Saturday, 2 January 2016


Week’s Best Space Pictures: Frozen Fractals Crisscross Mars
By Michael Greshko,
National Geographic News, 1 January 2016.

Feed your need for heavenly views of the universe with our pick of the most awe-inspiring space pictures. This week, a celestial collision births a new galaxy, frosty cracks branch across a Martian crater, and Saturn’s moon Dione shows off its wispy surface.

1. Sun and Stone


The rocky slopes of northwest Greenland’s Daugaard-Jensen Land glow gold from the morning sun. The photo was taken from a Falcon 20 plane by Operation IceBridge, a NASA mission mapping changes to Arctic ice with aircraft.

2. Frozen Fractals


The cracks in this Martian crater were formed by sediment repeatedly freezing and thawing. They’re highlighted by persistent frost in this picture from NASA’s Mars Reconnaissance Orbiter. The crater itself is in Vastitas Borealis, Mars’ vast northern lowlands.

3. Sun, Sand, and Cities


Dubai, Sharjah, and Ajman - three of the United Arab Emirates’ federated monarchies - and the Persian Gulf can all be seen in this photo from the International Space Station. The empty areas of sand in the upper left are the artificial Deira Islands.

4. Hostile Merger


The Hubble Space Telescope captured this shot of NGC 6052, a galaxy 250 million light-years away in the constellation of Hercules. The unusually shaped galaxy is in the midst of being born from the chaotic fragments of two galaxies that collided.

5. Rise and Shine


A composite image from NASA’s Lunar Reconnaissance Orbiter shows the Earth rising over Compton crater on the moon’s far side. The photo is reminiscent of the famous “Earthrise” image taken by Apollo 8 astronauts in 1968.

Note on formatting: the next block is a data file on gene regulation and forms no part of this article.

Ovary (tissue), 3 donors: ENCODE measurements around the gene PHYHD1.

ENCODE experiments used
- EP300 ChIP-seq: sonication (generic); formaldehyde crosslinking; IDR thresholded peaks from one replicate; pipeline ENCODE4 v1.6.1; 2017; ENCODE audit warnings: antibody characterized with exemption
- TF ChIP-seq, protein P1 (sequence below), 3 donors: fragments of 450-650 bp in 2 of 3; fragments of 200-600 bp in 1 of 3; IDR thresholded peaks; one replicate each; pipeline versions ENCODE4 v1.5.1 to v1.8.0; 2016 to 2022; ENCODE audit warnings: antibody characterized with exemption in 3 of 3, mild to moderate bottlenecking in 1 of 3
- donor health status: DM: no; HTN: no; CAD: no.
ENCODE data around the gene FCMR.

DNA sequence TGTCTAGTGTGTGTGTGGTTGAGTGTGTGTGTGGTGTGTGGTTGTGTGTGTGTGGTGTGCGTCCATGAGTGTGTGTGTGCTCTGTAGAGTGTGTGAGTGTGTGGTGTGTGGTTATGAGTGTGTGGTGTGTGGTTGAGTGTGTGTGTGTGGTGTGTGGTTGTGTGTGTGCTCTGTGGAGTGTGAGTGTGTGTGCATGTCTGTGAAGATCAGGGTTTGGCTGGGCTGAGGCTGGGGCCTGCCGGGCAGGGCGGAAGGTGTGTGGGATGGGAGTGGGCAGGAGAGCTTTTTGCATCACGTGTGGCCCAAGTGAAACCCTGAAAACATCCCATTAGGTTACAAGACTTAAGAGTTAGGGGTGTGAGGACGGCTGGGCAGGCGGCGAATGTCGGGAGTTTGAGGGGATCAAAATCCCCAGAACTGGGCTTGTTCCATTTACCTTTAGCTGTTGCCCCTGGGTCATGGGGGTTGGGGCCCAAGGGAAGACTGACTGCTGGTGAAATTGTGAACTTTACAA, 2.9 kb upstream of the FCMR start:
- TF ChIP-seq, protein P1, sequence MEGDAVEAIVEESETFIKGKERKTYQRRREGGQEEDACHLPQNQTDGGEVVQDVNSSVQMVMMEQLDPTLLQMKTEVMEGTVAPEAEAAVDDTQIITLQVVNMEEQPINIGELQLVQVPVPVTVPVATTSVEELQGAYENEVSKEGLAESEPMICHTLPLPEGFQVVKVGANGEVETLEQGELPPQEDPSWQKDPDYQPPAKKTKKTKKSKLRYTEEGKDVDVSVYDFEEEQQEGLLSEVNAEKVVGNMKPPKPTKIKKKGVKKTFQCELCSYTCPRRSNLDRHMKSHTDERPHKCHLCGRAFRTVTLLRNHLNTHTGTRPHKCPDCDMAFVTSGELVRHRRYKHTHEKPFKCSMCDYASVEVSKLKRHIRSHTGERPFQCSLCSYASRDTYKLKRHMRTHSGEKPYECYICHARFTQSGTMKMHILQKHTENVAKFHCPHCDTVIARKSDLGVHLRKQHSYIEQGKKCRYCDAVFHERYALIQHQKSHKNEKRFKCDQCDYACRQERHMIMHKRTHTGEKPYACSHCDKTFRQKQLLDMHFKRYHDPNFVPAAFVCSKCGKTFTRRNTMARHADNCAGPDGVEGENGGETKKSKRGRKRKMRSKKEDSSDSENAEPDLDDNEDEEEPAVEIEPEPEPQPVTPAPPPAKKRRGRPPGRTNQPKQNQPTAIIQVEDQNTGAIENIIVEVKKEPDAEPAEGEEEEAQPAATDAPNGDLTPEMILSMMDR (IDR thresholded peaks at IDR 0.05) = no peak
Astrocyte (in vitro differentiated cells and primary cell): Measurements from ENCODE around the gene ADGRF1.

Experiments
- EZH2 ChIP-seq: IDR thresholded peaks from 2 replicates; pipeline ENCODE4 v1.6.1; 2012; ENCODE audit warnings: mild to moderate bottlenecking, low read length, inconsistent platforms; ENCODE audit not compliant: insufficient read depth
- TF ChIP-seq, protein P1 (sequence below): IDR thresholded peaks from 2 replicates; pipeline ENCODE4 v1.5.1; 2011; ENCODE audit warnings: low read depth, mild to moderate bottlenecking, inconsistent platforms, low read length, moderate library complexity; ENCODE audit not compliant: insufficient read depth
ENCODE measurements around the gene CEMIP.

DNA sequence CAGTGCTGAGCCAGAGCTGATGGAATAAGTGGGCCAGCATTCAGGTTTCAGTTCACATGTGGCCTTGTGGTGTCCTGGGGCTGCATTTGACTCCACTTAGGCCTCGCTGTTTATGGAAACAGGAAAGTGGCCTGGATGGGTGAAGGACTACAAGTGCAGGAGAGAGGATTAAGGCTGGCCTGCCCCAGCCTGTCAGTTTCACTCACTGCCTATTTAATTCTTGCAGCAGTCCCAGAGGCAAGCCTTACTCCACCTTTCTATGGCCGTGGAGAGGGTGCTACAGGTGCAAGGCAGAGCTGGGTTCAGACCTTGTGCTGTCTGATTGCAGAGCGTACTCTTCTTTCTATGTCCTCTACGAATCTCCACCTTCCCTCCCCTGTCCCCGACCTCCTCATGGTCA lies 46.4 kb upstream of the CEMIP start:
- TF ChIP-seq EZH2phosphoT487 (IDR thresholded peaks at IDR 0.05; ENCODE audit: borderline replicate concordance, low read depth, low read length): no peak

6. Wisps and Rings


NASA’s Cassini probe took this shot of Saturn’s rings and the wispy, cracked terrain of the moon Dione. The wisps are bright ice canyon walls, likely formed by cracking during subsidence.

7. Time Makes You Boulder


NASA’s Mars Reconnaissance Orbiter spots a boulder-covered landslide along a canyon wall between Aurorae and Hydraotes Chaos. This region of Mars contains stretches of enigmatic, blocky hills unlike anything seen on Earth.

[Source: National Geographic News. Edited. Some links added.]

No comments:

Post a Comment

Please adhere to proper blog etiquette when posting your comments. This blog owner will exercise his absolution discretion in allowing or rejecting any comments that are deemed seditious, defamatory, libelous, racist, vulgar, insulting, and other remarks that exhibit similar characteristics. If you insist on using anonymous comments, please write your name or other IDs at the end of your message.